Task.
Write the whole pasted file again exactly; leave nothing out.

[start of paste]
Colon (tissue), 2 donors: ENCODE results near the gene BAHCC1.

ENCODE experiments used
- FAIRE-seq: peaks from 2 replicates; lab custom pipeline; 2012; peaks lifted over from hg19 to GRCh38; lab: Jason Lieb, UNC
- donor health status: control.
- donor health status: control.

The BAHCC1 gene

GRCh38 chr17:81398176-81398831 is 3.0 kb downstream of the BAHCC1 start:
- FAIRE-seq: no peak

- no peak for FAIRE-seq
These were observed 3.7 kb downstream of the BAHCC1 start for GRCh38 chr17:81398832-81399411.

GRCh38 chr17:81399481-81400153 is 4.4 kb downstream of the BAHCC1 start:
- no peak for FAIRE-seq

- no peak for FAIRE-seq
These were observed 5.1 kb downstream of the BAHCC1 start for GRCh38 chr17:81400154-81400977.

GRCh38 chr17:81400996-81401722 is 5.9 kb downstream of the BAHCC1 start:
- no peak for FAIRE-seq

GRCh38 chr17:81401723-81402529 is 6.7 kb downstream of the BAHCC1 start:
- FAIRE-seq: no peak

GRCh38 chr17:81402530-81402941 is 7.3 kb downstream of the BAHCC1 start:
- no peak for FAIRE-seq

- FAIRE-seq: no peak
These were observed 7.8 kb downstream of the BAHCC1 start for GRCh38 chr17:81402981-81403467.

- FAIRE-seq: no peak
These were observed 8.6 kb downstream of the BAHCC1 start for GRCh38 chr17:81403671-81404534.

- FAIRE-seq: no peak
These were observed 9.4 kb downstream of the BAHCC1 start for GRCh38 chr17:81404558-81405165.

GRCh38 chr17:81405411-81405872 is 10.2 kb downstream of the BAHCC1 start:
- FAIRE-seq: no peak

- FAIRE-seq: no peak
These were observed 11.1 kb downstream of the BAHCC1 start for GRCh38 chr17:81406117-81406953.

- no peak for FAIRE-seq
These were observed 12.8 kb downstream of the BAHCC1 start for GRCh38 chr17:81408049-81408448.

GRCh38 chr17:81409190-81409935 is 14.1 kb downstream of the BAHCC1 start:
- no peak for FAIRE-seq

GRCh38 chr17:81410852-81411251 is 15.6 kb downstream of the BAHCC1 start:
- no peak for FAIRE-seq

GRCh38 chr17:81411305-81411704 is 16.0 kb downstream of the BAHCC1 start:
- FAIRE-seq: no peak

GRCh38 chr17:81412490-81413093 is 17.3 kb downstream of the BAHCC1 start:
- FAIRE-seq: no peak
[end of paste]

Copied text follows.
Colon (tissue), 2 donors: ENCODE results near the gene BAHCC1.

ENCODE experiments used
- FAIRE-seq: peaks from 2 replicates; lab custom pipeline; 2012; peaks lifted over from hg19 to GRCh38; lab: Jason Lieb, UNC
- donor health status: control.
- donor health status: control.

The BAHCC1 gene

GRCh38 chr17:81398176-81398831 is 3.0 kb downstream of the BAHCC1 start:
- FAIRE-seq: no peak

- no peak for FAIRE-seq
These were observed 3.7 kb downstream of the BAHCC1 start for GRCh38 chr17:81398832-81399411.

GRCh38 chr17:81399481-81400153 is 4.4 kb downstream of the BAHCC1 start:
- no peak for FAIRE-seq

- no peak for FAIRE-seq
These were observed 5.1 kb downstream of the BAHCC1 start for GRCh38 chr17:81400154-81400977.

GRCh38 chr17:81400996-81401722 is 5.9 kb downstream of the BAHCC1 start:
- no peak for FAIRE-seq

GRCh38 chr17:81401723-81402529 is 6.7 kb downstream of the BAHCC1 start:
- FAIRE-seq: no peak

GRCh38 chr17:81402530-81402941 is 7.3 kb downstream of the BAHCC1 start:
- no peak for FAIRE-seq

- FAIRE-seq: no peak
These were observed 7.8 kb downstream of the BAHCC1 start for GRCh38 chr17:81402981-81403467.

- FAIRE-seq: no peak
These were observed 8.6 kb downstream of the BAHCC1 start for GRCh38 chr17:81403671-81404534.

- FAIRE-seq: no peak
These were observed 9.4 kb downstream of the BAHCC1 start for GRCh38 chr17:81404558-81405165.

GRCh38 chr17:81405411-81405872 is 10.2 kb downstream of the BAHCC1 start:
- FAIRE-seq: no peak

- FAIRE-seq: no peak
These were observed 11.1 kb downstream of the BAHCC1 start for GRCh38 chr17:81406117-81406953.

- no peak for FAIRE-seq
These were observed 12.8 kb downstream of the BAHCC1 start for GRCh38 chr17:81408049-81408448.

GRCh38 chr17:81409190-81409935 is 14.1 kb downstream of the BAHCC1 start:
- no peak for FAIRE-seq

GRCh38 chr17:81410852-81411251 is 15.6 kb downstream of the BAHCC1 start:
- no peak for FAIRE-seq

GRCh38 chr17:81411305-81411704 is 16.0 kb downstream of the BAHCC1 start:
- FAIRE-seq: no peak

GRCh38 chr17:81412490-81413093 is 17.3 kb downstream of the BAHCC1 start:
- FAIRE-seq: no peak